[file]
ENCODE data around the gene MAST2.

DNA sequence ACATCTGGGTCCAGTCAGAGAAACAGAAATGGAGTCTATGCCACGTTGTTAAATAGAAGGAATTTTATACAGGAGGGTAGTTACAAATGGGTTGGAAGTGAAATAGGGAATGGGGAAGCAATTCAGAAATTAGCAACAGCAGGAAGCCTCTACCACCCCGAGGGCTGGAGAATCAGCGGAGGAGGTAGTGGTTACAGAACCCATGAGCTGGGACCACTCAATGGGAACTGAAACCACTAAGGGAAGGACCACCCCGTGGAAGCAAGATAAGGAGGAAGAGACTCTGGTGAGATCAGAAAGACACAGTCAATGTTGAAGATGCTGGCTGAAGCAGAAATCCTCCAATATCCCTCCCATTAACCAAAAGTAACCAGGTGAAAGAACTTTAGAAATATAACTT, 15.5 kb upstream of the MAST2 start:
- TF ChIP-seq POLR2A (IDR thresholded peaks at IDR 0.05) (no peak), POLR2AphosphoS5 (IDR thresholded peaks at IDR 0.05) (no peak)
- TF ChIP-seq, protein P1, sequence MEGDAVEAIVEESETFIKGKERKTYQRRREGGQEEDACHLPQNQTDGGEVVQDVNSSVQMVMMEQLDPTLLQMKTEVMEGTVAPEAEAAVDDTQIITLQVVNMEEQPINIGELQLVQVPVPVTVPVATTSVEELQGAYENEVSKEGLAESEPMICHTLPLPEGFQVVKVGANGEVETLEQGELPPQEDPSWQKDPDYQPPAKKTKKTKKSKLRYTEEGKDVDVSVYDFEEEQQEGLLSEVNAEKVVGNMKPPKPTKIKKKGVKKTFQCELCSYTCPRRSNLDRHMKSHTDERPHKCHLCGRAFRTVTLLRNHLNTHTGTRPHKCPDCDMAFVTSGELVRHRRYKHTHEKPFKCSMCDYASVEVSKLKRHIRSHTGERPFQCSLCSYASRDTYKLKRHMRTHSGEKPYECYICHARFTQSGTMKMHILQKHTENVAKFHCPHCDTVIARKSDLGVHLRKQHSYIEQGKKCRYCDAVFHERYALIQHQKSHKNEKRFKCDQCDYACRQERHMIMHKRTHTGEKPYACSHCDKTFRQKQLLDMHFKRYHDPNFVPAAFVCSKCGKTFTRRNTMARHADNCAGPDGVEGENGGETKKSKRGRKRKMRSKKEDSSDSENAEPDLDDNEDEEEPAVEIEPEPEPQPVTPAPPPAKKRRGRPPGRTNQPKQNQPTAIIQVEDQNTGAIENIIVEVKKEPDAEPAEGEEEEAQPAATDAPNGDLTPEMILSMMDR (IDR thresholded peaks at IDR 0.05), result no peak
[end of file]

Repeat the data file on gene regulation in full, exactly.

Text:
ENCODE data around the gene MAST2.

DNA sequence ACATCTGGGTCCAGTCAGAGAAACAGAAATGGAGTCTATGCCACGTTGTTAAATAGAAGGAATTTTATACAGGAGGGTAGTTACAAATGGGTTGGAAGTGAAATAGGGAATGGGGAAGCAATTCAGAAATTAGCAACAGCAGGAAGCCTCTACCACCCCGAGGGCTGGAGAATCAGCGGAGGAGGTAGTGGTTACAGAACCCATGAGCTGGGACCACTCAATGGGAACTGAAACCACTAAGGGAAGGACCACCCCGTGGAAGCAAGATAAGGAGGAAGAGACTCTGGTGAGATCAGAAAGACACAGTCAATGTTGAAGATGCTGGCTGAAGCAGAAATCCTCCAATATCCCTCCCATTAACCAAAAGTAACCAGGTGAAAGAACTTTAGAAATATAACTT, 15.5 kb upstream of the MAST2 start:
- TF ChIP-seq POLR2A (IDR thresholded peaks at IDR 0.05) (no peak), POLR2AphosphoS5 (IDR thresholded peaks at IDR 0.05) (no peak)
- TF ChIP-seq, protein P1, sequence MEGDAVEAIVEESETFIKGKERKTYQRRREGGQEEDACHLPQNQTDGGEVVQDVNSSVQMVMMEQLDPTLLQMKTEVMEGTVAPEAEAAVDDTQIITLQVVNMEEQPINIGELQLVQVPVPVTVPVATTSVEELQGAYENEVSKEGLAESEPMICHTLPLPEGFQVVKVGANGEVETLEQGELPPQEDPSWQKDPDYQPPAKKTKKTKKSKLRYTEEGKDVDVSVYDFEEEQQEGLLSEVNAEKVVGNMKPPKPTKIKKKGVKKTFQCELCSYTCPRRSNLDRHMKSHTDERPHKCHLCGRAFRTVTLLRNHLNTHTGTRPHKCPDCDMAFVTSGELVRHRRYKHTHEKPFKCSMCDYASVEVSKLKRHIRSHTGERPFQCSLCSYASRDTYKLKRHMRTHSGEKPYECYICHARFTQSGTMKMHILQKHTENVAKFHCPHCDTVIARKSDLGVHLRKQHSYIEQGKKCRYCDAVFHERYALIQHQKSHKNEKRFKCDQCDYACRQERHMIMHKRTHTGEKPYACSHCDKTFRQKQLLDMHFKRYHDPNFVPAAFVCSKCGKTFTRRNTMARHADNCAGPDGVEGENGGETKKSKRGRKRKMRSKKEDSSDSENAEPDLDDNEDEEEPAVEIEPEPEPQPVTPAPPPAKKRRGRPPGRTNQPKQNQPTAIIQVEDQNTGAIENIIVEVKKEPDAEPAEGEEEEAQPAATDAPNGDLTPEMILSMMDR (IDR thresholded peaks at IDR 0.05), result no peak